Isn't it a key point that, while the Reptile People are immensely technologically advanced – though not so much further than they think – humanity has numbers on its side. Any war would do vast damage to both.

When trying to persuade the Reptile People of this, isn't "your cousins all got killed because they wouldn't just listen to what I'm trying to tell you" a cogent argument?


On the other hand, you can maybe forgive the Doctor being stupid about Alaya's deviously dippy plot, when it appears to be so obviously unnecessary. Alaya's own sister, Restac, is in charge of the whole Reptile military down in the underground city, and not only seems to be as entirely gung-ho about invading the surface as her sister, but also appears to have the keys to the freezing facility and can unlock her army any time she likes.

So why is there any need for a pretence? Just fire up the Tyrannosaurs and make like you're America liberating Iraq.

For the story to make any sense on its own terms, either Restac should have been opposed to the subjugation of humans and therefore needed to be converted to the war party by Alaya's "murder"; or she is in on the scam but not in a position to revive her army without a "pretext" i.e. she needs something with which to convince Eldane.

And, incidentally, the head of the military is the baddy is such a grisly cliché. Racist megalomaniacs tend not to get promoted to senior military positions for the very good reason that they cause a lot of wars and get a lot of people killed, which is not actually that good a military strategy.

(Far be it for me to point out how, in recent years, the politicians George Bush, Dick Cheney and Tony Blair were much more hawkish that their military, or even ex-military like Colin Powell.)

Alex being fair though, points out that there wasn't another race for her to be racist about when she went into the deep freeze, so nobody could have spotted that she's a megalomaniac since she doesn't go round, say, just shooting other Reptile People… Oh.

I know I said it about the last episode but it really is just all too Minbari. Has Chris Chibnall watched any television other than early-Seventies "Doctor Who" and "Babylon 5"? (I dread to think that he's only following the career of Guy Siner, as that means he'll be taking his characterisation from "Allo Allo"!) And there's just not the time to develop the different Earth Reptile factions properly, leaving the plot points to be taken from just the crude sketch of the Minbari Warrior/Religious Caste divide.

And we return to the series story arc. And let's be quite clear that this year it really is a story arc, just like they do in "Buffy" or "Heroes" or, oh all right, "Babylon 5". It's not a Russell Davies "light touch" allusion to an ongoing story through a series of impenetrable hints; it is a proper story that depends on you seeing each of the bits to understand the developments. That's an important change, because it's something Russell did not feel would work in Doctor Who, or at least not in his Doctor Who.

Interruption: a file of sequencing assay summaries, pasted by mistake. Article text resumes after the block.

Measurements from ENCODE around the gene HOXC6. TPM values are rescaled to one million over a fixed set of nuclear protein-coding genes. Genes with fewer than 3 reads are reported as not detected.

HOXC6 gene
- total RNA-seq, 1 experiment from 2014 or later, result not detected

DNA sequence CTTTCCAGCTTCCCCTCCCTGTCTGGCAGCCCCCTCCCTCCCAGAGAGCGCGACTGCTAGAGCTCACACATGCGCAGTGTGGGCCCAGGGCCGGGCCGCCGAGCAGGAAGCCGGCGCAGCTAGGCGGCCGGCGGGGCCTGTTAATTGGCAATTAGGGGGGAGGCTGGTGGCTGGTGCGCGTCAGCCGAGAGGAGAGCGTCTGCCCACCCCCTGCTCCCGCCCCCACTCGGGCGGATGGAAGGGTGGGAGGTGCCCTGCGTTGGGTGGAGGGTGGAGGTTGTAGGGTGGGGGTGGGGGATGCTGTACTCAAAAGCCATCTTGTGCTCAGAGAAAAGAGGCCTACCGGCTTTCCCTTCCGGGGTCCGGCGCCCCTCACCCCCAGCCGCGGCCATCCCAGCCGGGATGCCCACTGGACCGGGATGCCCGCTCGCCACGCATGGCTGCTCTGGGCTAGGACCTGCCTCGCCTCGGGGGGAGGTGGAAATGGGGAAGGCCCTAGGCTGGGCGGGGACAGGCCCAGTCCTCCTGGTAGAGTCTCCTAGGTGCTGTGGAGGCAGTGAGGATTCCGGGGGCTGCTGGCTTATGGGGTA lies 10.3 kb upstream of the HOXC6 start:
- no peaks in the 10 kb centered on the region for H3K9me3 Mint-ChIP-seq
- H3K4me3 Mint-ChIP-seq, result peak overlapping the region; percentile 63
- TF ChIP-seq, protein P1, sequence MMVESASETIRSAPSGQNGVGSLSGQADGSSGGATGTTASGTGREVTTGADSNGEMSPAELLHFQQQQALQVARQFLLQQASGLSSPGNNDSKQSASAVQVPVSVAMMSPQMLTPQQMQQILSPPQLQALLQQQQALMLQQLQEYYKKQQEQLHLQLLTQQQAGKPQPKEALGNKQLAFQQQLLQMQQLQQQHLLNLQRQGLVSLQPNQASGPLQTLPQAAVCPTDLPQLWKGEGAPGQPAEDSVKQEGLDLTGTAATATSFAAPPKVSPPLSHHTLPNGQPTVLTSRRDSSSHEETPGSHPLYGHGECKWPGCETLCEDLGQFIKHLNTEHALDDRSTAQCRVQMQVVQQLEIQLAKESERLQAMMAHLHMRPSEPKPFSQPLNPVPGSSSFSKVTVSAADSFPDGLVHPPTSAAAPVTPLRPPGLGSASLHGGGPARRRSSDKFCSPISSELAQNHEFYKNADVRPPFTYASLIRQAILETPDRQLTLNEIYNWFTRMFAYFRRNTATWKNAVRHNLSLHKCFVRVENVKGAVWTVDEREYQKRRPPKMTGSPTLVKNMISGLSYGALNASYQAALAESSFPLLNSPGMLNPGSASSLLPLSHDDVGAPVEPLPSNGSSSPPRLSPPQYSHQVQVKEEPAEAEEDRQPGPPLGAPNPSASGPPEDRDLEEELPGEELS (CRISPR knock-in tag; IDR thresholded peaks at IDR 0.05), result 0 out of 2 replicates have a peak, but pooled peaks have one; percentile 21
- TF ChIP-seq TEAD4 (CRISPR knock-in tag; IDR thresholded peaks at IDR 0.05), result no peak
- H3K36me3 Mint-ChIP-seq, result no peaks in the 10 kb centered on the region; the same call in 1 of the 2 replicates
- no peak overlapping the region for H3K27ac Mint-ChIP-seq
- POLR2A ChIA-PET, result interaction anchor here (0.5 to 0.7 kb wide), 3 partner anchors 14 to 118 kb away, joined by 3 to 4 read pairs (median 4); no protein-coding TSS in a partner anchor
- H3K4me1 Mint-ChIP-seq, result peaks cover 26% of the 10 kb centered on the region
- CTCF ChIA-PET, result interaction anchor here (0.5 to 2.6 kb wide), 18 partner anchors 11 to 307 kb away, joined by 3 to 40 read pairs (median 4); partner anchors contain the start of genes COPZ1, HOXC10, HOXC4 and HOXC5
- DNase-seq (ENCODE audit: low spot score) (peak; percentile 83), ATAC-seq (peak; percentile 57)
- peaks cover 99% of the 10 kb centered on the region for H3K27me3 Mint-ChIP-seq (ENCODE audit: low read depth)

So, we return to "Doctor Who and the Cracks in Time".

There appear to be two distinct kinds of crack – or the producer hasn't properly made his mind up (surely not): in "The Eleventh Hour" and "The Vampires of Venice" we have cracks that "something can come through" (be it Prisoner Zero or the eponymous Vampires aka Saturnynians); alternatively, in "Flesh and Stone" and again here in "Cold Blood" we see a crack that is spilling out "time energy", which does the "erasing you from history" thing. What's the difference? And what is the mysterious "silence" that we witnessed falling at the end of the Venice story?

In passing, how does the Doctor avoid getting his hand erased from history when he's pulling shrapnel out of the "wound"? We can probably put that one down to "Time Lord Powers(TM)"; he does appear to be a bit agonised by the process, so possibly he is sticking his hand into non-existence.

So he stuck in his thumb and pulled out a… plot coupon: a fragment of TARDIS casing.

Where Moffat borrows from Lawrence Miles, here Chibnall writing for Moffat borrows from "Unnatural History" by Kate Orman and John Blum – which sees the TARDIS stuffed into a crack in time to stop the Universe shattering – and "The Shadows of Avalon" (again) by Paul Cornell – where the old girl explodes on colliding with a similar anomaly.

Jennie is quite rightly shocked by the Internet's casual disregard for this: it ought to be a truly shocking development, the death of the "most faithful companion" that we were promised in "Journey's End". Except of course, it's because of "Journey's End" – and all the other "prophesies" that came to nothing – that we just don't believe that any more. They've cried "Bad Wolf" too often!